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August 21, 2013

How to Eat Carefully While on a Road Trip

Healthy-Eating-Road-Trip_Thinkstock-105671811-sAs students prepare to return to school across the country, is your family planning a last-chance road trip? In addition to watching the road, are you also watching what you eat? For all the education we do about distracted driving awareness, this feature is going in a different direction: in this article we are sharing healthy eating tips while in the car, especially if you’re taking a family road trip!

My friend Amy Culver, also known as “The Queen of Lean” has shared the following tips on healthy, calorie-conscious choices you can make while in the car, so that with a little planning, you can save money, eat nutritiously, and create some nice family memories on your end-of-summer road trip.

Healthy-Eating-Road-Trip_Thinkstock-146262330-sThere are two things that can be difficult to do while on vacation:  One is to not blow your financial budget, the other is to not blow your calorie budget.

The key to all of this is to plan for your own preparation of two meals a day -- breakfast and lunch -- along with snacks.  In addition to food, the only other thing that you will need is a cooler, something that most families travel with anyway. Before we hit the road, I also pack disposable dishes and utensils, as well as fruit that doesn't need to be refrigerated (such as apples and bananas).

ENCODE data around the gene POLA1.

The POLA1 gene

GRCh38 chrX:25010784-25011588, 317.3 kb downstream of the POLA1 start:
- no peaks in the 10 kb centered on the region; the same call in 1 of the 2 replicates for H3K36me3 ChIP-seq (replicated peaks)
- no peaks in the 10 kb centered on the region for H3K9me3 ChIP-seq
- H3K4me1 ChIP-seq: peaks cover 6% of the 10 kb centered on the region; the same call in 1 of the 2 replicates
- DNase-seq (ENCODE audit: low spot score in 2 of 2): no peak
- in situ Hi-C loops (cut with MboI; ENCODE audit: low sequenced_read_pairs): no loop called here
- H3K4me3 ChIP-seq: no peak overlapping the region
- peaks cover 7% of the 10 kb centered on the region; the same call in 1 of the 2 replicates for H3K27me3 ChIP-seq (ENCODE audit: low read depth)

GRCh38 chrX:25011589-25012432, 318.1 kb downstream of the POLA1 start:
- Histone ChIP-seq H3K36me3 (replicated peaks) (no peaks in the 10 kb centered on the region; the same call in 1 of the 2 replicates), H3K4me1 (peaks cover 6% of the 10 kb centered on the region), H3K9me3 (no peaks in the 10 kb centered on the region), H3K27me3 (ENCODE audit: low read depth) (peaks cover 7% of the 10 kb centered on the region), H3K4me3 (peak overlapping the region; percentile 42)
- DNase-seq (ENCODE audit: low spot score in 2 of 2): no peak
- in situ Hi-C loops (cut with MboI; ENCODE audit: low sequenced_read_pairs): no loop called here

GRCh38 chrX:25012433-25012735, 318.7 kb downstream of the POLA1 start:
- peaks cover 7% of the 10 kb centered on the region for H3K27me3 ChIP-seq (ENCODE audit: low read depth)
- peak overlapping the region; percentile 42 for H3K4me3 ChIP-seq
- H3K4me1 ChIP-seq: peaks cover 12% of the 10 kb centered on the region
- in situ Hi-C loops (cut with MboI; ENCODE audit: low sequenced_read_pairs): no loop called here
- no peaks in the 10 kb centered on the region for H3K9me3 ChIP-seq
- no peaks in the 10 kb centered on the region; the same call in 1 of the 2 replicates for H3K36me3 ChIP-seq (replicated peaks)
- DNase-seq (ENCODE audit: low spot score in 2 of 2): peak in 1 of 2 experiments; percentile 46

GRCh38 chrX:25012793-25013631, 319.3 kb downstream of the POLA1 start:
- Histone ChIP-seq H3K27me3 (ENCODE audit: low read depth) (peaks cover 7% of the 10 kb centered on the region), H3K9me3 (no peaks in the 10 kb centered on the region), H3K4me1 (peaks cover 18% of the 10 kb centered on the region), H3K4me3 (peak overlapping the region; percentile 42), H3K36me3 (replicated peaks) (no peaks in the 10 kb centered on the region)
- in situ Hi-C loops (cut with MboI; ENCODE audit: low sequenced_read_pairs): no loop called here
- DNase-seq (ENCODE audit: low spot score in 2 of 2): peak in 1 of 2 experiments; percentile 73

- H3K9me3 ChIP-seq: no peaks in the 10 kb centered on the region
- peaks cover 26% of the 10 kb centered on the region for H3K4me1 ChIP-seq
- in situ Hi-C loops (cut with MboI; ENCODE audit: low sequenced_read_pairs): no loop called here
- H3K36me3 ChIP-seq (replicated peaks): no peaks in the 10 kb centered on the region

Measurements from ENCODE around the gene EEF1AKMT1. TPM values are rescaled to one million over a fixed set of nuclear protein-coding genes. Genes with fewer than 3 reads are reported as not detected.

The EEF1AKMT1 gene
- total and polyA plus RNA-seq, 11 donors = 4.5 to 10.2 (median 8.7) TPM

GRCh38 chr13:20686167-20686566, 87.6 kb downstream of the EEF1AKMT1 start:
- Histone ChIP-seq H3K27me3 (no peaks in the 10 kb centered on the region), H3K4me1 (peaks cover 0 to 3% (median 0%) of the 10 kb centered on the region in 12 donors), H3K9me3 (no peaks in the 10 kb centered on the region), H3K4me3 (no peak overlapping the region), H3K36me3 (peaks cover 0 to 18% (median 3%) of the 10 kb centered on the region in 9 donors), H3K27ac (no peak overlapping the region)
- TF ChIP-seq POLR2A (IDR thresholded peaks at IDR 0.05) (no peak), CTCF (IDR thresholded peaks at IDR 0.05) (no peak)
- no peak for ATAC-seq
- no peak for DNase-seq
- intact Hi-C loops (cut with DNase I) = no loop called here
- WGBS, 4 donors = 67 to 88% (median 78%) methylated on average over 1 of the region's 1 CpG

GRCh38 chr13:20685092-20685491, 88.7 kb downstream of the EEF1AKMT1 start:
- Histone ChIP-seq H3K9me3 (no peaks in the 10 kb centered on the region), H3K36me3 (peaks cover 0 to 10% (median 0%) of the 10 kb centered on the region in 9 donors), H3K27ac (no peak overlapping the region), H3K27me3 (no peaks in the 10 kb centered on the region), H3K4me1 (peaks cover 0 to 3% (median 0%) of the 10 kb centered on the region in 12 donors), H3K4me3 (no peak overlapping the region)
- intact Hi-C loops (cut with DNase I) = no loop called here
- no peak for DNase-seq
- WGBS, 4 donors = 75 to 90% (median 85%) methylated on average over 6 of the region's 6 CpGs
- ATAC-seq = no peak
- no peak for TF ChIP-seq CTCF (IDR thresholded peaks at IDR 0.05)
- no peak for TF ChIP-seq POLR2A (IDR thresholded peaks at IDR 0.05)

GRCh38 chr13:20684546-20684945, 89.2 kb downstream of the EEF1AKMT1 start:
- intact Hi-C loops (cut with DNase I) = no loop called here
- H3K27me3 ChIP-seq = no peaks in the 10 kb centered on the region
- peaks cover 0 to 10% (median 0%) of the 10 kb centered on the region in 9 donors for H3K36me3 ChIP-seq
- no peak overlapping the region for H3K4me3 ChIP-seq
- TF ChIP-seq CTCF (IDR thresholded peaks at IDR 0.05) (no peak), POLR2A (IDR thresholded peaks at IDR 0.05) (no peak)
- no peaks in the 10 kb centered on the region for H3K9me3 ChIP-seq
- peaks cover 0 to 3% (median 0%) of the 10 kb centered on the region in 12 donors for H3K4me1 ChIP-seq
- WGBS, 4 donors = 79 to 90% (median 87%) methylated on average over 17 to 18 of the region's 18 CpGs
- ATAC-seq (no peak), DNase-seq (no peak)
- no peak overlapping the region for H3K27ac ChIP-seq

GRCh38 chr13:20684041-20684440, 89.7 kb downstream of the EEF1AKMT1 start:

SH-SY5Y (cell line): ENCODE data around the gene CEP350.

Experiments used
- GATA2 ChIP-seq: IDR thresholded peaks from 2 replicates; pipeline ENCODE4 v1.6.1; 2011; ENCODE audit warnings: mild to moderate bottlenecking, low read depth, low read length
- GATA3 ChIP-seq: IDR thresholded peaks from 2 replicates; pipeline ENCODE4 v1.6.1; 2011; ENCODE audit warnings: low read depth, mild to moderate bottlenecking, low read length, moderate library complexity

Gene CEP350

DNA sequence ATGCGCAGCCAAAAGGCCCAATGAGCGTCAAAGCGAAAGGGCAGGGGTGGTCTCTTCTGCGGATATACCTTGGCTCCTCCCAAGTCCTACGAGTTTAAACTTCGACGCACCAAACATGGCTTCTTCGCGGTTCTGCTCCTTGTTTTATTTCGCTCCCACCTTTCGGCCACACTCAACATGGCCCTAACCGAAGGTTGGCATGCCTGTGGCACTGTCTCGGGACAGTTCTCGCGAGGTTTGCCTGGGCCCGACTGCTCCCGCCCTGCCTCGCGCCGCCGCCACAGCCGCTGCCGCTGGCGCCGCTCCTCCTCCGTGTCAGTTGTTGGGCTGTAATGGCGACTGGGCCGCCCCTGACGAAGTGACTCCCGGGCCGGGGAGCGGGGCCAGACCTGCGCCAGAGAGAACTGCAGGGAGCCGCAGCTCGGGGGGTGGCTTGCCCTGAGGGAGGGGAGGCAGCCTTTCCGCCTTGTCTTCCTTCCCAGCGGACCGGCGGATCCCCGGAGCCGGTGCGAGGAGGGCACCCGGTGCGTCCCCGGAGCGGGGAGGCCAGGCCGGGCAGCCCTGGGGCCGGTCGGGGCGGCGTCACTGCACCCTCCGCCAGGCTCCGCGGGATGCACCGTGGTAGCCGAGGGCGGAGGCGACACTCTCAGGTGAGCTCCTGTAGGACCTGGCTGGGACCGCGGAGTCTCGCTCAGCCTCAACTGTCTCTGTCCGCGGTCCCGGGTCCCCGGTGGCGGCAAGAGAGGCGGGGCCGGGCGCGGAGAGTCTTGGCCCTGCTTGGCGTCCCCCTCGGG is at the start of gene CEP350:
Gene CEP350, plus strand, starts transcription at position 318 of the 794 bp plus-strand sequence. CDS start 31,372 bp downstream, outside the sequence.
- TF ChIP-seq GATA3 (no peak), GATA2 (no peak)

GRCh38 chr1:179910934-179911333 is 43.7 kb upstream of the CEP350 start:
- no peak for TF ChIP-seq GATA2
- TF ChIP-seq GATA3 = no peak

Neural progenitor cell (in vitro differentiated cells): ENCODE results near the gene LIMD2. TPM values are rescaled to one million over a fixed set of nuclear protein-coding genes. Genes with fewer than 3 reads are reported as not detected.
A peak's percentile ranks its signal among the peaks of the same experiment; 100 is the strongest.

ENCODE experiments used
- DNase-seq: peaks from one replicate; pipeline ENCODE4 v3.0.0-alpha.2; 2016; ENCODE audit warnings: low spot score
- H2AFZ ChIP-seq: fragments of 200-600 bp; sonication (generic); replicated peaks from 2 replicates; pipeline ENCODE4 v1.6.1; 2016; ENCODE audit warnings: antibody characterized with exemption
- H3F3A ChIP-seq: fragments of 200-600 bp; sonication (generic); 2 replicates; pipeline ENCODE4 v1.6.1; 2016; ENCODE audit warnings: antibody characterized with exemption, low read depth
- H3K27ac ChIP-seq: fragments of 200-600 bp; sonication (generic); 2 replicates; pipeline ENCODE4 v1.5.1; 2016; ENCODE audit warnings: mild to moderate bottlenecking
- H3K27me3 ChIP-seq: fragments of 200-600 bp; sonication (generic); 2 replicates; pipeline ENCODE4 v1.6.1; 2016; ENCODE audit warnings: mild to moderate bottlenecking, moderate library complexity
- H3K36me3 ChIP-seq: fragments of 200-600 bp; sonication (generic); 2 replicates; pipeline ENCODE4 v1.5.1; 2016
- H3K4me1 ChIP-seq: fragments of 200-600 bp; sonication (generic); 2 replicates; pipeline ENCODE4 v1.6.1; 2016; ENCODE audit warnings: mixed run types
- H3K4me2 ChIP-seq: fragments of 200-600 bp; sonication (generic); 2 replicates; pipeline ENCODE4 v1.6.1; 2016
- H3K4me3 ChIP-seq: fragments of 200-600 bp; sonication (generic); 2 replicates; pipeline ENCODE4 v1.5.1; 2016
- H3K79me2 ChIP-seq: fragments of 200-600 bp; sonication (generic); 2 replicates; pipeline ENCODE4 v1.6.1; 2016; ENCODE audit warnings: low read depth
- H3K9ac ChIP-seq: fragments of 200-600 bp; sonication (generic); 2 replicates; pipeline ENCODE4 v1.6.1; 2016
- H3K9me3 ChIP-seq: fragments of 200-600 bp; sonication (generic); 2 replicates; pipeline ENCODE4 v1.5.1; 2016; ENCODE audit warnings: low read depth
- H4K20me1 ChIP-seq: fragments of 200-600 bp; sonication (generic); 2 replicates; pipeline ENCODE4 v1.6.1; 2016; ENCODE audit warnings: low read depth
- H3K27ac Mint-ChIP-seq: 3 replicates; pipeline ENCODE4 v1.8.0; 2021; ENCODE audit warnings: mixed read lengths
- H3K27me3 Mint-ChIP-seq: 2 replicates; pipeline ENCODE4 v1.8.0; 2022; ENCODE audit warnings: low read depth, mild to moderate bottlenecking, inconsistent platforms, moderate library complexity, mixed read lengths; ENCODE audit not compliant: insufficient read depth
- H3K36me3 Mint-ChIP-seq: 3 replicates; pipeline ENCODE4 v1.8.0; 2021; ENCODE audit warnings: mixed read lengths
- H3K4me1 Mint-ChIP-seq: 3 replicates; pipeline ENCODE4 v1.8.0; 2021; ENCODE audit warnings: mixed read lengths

Breakfast: Rather than starting your day in a coffee shop, consider these alternatives.

First of all, you can have breakfast in your room.  We do this frequently and find it preferable to eating in a restaurant.  Having breakfast in your room will save you a lot of time: It's great on those days when you’re staying at a particular tourist destination, so you can be on your way and ahead of the crowd with very little effort, expense, or calories. Generally everyone has to take turns in the bathroom in the morning anyway, so everyone gets a chance to eat breakfast while waiting their turn.

Dry cereal travels easily.  All you need to do is to purchase milk along the way.  Each night, when we stop, we pick up enough milk for the morning. Cereal variety packs are a fun treat for the kids. And yes, they still peel open and turn into their own bowl – remember that?  Twenty years from now, your kids will remember them just as fondly.  Since sugary cereals aren't the most healthful breakfast choice, you might want to buy boxes of healthier stuff and alternate your choices.